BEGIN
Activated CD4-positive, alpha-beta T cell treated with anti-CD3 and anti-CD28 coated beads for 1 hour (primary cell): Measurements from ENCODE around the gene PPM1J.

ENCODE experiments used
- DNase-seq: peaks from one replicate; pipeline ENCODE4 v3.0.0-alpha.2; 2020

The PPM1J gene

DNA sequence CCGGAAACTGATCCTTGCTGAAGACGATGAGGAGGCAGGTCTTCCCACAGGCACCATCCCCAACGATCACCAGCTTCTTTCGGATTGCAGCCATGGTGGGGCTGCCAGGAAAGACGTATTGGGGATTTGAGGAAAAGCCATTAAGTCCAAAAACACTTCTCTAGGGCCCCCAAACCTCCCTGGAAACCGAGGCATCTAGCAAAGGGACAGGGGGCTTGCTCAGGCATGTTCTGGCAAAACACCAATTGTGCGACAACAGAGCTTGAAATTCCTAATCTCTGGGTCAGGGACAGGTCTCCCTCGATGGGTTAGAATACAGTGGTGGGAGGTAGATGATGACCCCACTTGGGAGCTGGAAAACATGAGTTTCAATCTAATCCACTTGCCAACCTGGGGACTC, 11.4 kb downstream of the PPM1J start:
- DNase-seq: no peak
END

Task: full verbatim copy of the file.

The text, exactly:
Activated CD4-positive, alpha-beta T cell treated with anti-CD3 and anti-CD28 coated beads for 1 hour (primary cell): Measurements from ENCODE around the gene PPM1J.

ENCODE experiments used
- DNase-seq: peaks from one replicate; pipeline ENCODE4 v3.0.0-alpha.2; 2020

The PPM1J gene

DNA sequence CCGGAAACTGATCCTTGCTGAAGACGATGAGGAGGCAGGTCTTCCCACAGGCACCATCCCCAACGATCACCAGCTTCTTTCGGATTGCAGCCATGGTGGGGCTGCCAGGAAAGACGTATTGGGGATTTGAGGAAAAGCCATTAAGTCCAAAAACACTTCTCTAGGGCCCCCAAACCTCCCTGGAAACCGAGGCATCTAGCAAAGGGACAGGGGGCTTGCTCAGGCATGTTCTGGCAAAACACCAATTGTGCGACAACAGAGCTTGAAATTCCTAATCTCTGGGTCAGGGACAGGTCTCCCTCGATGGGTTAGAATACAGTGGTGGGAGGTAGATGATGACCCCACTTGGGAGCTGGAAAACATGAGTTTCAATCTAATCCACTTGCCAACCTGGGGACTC, 11.4 kb downstream of the PPM1J start:
- DNase-seq: no peak